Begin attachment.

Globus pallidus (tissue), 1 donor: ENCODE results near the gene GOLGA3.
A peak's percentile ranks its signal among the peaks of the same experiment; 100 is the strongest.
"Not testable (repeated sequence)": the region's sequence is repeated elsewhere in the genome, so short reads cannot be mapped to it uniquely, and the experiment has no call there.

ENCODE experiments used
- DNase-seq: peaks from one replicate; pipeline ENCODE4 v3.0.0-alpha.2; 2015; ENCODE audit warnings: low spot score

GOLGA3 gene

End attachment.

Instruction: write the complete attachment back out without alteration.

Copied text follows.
Globus pallidus (tissue), 1 donor: ENCODE results near the gene GOLGA3.
A peak's percentile ranks its signal among the peaks of the same experiment; 100 is the strongest.
"Not testable (repeated sequence)": the region's sequence is repeated elsewhere in the genome, so short reads cannot be mapped to it uniquely, and the experiment has no call there.

ENCODE experiments used
- DNase-seq: peaks from one replicate; pipeline ENCODE4 v3.0.0-alpha.2; 2015; ENCODE audit warnings: low spot score

GOLGA3 gene